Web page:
OIG Fraud Alert Highlights Specimen Collection, Registry Payment Risks
July 11, 2014 | Strategic Insights for Ambulatory Care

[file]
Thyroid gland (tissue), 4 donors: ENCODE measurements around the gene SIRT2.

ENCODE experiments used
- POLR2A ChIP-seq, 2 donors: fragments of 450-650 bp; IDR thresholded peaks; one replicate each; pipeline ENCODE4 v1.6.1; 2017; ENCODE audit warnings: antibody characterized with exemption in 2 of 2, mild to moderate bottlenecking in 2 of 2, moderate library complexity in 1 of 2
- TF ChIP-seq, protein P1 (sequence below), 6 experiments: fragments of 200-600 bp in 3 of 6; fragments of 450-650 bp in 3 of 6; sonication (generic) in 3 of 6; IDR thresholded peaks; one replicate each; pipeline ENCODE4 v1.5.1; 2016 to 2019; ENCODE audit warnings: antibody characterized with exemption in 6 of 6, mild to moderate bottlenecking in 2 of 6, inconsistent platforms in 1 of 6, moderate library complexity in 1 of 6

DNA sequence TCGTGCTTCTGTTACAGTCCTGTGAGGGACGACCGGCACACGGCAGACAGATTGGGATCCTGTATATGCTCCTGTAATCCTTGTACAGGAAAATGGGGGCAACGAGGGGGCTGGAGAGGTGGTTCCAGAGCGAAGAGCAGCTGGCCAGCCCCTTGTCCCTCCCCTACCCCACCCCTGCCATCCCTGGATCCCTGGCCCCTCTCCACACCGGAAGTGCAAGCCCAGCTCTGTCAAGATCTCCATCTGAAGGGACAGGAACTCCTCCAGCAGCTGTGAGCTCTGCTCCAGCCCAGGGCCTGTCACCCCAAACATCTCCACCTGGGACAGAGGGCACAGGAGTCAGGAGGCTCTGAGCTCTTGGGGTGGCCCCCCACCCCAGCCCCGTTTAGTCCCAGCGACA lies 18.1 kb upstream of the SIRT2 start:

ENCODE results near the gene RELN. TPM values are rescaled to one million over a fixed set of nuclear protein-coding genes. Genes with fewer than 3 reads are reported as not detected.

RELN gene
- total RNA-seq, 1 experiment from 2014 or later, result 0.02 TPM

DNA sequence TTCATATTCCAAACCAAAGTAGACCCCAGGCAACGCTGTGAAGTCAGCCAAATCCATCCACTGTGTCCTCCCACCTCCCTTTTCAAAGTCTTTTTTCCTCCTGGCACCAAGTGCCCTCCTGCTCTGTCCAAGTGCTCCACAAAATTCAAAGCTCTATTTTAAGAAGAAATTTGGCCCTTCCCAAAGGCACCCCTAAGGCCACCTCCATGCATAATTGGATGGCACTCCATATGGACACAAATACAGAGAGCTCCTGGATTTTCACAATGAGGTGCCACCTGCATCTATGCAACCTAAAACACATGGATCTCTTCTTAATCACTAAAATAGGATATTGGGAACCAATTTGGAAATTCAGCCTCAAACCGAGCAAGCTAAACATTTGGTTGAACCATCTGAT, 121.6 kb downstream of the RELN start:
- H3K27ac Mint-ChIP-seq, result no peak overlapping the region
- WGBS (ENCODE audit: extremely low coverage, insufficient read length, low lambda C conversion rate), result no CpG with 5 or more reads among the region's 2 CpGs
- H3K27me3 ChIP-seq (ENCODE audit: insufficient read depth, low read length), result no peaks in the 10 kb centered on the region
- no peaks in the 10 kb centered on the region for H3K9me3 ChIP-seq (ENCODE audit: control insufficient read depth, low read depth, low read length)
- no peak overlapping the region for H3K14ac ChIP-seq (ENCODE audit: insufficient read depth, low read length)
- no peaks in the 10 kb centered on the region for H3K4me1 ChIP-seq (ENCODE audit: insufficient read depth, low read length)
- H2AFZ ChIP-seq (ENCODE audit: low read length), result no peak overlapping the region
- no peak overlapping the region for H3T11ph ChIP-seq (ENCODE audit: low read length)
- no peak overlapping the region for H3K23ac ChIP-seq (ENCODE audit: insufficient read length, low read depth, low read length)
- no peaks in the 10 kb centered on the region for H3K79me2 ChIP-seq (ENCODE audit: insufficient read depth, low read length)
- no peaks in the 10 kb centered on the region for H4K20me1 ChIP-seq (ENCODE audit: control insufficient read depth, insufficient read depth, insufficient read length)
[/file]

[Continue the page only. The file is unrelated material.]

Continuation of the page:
Although the U.S. Department of Health and Human Services' Office of Inspector General (OIG) has frequently warned of fraud and abuse risks associated with payments from laboratories to physicians who could be sources of referrals, the agency continues to see two potentially troublesome trends in this area, it notes in a June 25, 2014, Special Fraud Alert. OIG notes that it has repeatedly emphasized that providing free or below-market goods or services to a physician who is a source of referrals, or paying a physician more than fair market value for his or her services, could constitute illegal remuneration under the antikickback statute. In the alert, OIG first discusses blood specimen collection, processing, and packaging arrangements, under which labs pay physicians either directly or indirectly to perform these services. This practice has several implications under the antikickback statute, particularly if the labs reimburse more than fair market value or if the reimbursement is for services that are also billed to federal healthcare programs.